7. Dan Dierdorf

Don't let his incredible broadcasting career take away from his hall of fame playing career.

For a stretch of two entire seasons, he didn't allow a single sack.

St. Louis Cardinals football tackle Dan Dierdorf can’t make David Green’s baseball helmet fit while he plays catch at the baseball Cardinal’s Busch Field spring training camp in St. Petersburg, Fla., March 7, 1982. Dierdorf dropped in on the rain shortened practice just to say hello. (AP Photo/Ray Stubblebine)

6. Jackie Smith

The third tight end elected to the hall of fame and one of the hardest players to tackle in NFL history.

The first truly great athlete to play the position.

Credit: AP
St. Louis end Jackie Smith gathers in a 19-yard pass from quarterback Buddy Humphrey in the first quarter of the Cardinal-Washington Redskins game in St. Louis on Oct. 24, 1965. Paul Krause (26) moves in on the play for the Redskins, who won their first game of the National Football League season, 24-20. (AP Photo)

5. Orlando Pace

The overall first pick in the draft exceeded expectations all the way to the hall of fame.

Nobody 6 foot 7, 325 pounds could move like Orlando Pace.

Credit: AP
Former NFL player Orlando Pace delivers his speech during inductions at the Pro Football Hall of Fame on Saturday, Aug. 6, 2016, in Canton, Ohio. (AP Photo/Gene J. Puskar)

4. Isaac Bruce

Fifteen-thousand yards, 1,000 receptions and 91 touchdowns for the newest hall of famer.

"Reverend Ike" also scored the biggest touchdowns in St. Louis history.

Credit: AP
St. Louis Rams wide receiver Isaac Bruce (80) reaches to fend off Dallas Cowboys safety Roy Williams (31) and Dallas Cowboys safety Ken Hamlin (26) in the second quarter of their NFL football game, Sunday, Sept. 30, 2007, in Irving Texas. (AP Photo/L.M. Otero)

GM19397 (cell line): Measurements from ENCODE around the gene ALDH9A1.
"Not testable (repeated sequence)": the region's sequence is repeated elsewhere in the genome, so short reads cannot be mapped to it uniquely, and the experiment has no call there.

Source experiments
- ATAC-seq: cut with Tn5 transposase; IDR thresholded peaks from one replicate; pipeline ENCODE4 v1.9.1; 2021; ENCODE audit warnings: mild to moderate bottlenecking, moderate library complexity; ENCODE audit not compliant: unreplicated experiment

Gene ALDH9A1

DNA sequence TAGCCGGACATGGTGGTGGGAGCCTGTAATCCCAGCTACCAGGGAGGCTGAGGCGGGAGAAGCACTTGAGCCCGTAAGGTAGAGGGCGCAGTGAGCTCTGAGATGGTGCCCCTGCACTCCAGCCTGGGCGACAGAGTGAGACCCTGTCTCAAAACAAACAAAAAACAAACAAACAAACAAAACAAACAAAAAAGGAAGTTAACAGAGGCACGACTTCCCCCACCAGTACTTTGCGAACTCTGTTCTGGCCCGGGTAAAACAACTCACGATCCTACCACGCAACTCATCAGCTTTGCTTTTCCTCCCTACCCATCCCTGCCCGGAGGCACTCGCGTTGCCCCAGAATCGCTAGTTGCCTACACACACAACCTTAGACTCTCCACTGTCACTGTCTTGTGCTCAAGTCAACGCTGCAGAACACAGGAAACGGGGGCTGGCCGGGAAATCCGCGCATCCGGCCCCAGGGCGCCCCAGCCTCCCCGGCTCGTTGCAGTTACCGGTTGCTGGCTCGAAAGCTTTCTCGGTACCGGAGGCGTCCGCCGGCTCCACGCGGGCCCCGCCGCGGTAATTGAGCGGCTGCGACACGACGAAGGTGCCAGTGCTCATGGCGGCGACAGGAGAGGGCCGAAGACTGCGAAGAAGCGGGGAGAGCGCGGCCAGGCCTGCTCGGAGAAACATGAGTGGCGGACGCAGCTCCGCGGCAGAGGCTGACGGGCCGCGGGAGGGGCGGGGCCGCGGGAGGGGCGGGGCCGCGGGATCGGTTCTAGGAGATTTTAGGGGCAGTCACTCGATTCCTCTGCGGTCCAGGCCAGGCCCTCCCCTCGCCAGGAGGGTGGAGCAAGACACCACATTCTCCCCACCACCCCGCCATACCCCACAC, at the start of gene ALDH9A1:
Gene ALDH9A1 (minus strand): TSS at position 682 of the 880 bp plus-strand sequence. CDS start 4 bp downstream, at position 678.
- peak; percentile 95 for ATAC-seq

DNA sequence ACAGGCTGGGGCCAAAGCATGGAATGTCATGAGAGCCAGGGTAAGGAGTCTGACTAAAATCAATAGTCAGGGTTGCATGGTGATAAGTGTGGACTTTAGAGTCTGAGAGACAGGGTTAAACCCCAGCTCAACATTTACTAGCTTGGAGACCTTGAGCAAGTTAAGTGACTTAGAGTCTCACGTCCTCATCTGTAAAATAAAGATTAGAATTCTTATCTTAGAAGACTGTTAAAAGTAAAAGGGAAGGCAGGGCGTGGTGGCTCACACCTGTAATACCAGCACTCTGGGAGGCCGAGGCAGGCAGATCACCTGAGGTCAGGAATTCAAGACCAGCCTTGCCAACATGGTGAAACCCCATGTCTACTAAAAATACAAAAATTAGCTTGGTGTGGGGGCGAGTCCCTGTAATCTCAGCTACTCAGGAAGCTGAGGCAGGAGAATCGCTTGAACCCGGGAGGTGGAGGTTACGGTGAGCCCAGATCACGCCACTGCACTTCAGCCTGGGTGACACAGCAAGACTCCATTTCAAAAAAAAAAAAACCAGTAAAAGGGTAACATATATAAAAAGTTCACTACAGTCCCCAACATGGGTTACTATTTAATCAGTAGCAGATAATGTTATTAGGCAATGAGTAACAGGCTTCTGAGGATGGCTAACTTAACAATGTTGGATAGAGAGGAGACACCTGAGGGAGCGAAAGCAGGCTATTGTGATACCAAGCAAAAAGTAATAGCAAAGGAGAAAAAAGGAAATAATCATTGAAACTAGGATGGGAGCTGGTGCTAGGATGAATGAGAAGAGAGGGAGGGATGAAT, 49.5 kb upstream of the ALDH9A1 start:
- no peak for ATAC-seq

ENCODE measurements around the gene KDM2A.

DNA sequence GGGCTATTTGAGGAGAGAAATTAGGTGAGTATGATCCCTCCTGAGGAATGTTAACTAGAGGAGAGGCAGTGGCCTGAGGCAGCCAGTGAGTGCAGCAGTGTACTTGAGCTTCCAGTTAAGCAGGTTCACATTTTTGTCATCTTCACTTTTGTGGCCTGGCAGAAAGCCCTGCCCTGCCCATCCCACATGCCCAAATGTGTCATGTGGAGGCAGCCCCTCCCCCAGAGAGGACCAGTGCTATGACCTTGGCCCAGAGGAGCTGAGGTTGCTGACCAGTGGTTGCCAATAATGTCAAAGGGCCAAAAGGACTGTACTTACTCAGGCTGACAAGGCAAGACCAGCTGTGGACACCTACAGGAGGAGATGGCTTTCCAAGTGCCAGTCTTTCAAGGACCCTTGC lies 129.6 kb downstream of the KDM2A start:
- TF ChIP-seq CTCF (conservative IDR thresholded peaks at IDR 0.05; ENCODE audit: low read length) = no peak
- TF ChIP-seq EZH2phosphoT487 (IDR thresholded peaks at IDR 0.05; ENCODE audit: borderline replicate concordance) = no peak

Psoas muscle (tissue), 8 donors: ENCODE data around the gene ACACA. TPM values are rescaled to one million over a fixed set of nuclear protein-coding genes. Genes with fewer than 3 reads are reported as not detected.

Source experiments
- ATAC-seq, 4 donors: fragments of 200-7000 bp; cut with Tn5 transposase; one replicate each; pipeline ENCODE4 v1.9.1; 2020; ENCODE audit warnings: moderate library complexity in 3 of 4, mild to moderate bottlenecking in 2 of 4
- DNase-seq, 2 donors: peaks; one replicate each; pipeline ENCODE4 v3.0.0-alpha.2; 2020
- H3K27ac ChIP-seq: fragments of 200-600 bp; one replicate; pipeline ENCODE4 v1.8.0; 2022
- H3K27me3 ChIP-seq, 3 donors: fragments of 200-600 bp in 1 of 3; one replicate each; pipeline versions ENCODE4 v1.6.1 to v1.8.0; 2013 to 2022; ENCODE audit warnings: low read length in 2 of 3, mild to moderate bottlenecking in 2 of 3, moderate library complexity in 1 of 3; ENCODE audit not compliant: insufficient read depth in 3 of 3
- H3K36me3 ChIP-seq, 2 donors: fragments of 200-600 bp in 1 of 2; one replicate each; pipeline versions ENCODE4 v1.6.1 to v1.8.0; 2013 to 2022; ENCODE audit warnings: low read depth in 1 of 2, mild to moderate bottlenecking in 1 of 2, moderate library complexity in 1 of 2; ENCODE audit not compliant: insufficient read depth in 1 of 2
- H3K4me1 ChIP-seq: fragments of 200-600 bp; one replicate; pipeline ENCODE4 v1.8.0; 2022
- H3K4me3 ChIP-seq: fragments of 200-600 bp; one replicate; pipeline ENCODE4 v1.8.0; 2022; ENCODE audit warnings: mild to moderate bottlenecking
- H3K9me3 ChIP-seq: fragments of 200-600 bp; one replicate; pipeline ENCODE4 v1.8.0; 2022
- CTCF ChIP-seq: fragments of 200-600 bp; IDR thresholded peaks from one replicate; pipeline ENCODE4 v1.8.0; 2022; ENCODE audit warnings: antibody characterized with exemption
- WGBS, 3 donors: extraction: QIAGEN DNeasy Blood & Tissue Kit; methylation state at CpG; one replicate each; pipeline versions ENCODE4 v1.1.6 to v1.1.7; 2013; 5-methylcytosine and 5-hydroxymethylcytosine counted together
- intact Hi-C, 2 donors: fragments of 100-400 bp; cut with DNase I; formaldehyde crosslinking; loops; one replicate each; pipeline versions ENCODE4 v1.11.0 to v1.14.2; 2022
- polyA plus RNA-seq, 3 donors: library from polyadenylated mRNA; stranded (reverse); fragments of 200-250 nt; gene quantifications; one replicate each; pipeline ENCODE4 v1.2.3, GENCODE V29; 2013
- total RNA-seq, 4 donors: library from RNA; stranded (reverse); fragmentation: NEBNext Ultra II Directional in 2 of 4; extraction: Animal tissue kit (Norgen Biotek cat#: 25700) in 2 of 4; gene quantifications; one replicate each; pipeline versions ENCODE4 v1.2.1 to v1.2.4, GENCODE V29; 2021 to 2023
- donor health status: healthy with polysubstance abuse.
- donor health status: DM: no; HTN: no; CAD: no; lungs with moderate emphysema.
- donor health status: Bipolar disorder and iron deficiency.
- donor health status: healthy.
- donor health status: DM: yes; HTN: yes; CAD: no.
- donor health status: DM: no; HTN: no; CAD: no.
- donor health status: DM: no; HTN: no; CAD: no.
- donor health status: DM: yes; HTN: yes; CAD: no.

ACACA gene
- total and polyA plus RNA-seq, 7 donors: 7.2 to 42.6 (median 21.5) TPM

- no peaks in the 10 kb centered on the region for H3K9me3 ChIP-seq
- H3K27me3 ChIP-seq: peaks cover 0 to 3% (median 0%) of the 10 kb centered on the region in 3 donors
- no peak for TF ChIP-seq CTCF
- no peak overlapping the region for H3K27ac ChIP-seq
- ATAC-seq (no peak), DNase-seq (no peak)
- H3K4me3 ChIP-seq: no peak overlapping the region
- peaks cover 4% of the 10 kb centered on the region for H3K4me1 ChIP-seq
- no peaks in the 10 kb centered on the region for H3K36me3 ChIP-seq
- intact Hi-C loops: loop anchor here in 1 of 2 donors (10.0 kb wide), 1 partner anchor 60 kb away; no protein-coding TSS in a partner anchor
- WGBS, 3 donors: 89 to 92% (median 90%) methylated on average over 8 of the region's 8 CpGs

3. Larry Wilson

Made the all-decade team in the 60s and 70s, the 70th anniversary all-time team and the 100th anniversary all-time team.

The hall of famer is one of the best safeties to ever play football.

Credit: AP
St. Louis Cardinals defensive back Larry Wilson and his wife Dee seem humble and amazed as they are presented with more than $12,000 in gifts from their fans, Dec. 17, 1966. Wilson was runner-up to Bart Starr as the NFL's Most Valuable Player this season. It was Larry Wilson Day at Busch Memorial Stadium as the Cardinals prepared to meet the Cleveland Browns. Announcer is unidentified. (AP Photo/Fred Waters)

2. Kurt Warner

Warner could certainly be number one on this list.

Two MVP awards, the town's only Super Bowl win and one of the greatest stories in the history of sports put him among the all-time greats.

We all wish it could've lasted longer in St. Louis, but Warner was able to channel some magic for our town's other former team out in the desert in the twilight of his career.

Credit: AP
St. Louis Rams quarterback Kurt Warner smiles while posing with the Pete Roselle, left, and Vince Lombardi trophies at Rams Park in St. Louis, Thursday, April 27, 2000. The Rams open their minicamp Friday. (AP Photo/James A. Finley)

1. Marshall Faulk

The Marshall Faulk trade with the Colts is the equivalent of the baseball Cardinals' legendary Brock for Broglio swap.

There is no Greatest Show on Turf without Marshall Faulk.

The only back to ever rush for 12,000 with 6,000 receiving yards.

Credit: AP
**FILE** St. Louis Rams running back Marshall Faulk (28) catches a pass for a 52-yard gain as teammate Leonard Little (57) cheers him on from the sideline in the first quarter during the Super Bowl XXXIV football game in Atlanta,in this Jan. 30, 2000 file photo. After sitting out last season because of a knee injury, Faulk officially announced his retirement from the NFL on Monday, March 26, 2007. (AP Photo/John Bazemore, File)